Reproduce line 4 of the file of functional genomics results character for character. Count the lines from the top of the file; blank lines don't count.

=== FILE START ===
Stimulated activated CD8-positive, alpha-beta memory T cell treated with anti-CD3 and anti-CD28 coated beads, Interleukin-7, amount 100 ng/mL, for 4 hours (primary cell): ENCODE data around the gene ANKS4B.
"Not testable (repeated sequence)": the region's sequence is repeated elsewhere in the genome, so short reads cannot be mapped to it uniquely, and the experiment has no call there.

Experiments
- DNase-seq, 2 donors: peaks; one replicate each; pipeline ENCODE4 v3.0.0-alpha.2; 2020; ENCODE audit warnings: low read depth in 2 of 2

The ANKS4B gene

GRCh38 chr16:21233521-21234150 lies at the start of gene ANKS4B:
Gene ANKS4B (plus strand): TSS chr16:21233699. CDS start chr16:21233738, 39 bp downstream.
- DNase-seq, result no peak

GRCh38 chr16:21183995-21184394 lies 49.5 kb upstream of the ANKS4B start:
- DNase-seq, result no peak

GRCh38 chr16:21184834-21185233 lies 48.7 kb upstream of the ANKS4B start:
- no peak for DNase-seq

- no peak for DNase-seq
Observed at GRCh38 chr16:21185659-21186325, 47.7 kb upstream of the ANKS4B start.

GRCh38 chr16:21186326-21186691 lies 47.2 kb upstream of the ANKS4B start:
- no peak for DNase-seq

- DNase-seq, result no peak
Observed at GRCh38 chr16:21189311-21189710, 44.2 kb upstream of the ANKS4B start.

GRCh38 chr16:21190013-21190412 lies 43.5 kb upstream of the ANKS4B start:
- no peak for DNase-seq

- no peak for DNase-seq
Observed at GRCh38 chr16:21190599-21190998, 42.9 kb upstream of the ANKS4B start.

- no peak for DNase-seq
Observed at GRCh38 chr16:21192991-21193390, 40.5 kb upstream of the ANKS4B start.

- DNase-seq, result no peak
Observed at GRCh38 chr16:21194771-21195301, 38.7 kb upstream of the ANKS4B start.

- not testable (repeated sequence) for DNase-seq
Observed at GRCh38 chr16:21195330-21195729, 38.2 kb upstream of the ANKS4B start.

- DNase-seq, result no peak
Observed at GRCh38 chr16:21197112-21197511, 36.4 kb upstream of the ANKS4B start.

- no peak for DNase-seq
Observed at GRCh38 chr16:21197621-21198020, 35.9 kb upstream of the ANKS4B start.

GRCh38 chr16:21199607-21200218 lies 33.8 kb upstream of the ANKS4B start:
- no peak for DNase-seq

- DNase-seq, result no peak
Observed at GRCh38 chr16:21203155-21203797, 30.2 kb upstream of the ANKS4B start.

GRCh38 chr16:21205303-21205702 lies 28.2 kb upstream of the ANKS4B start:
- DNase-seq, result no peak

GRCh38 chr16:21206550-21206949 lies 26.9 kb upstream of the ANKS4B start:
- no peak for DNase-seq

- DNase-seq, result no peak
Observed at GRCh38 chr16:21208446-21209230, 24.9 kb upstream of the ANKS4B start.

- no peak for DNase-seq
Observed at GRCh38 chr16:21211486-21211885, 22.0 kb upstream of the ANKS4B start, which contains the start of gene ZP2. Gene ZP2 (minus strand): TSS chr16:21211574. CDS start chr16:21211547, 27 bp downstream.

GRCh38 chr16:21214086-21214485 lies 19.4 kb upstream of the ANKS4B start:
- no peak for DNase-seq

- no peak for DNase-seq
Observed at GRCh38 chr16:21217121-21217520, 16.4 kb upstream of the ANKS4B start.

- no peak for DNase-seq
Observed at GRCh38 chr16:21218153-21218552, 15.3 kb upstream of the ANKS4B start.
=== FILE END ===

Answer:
- DNase-seq, 2 donors: peaks; one replicate each; pipeline ENCODE4 v3.0.0-alpha.2; 2020; ENCODE audit warnings: low read depth in 2 of 2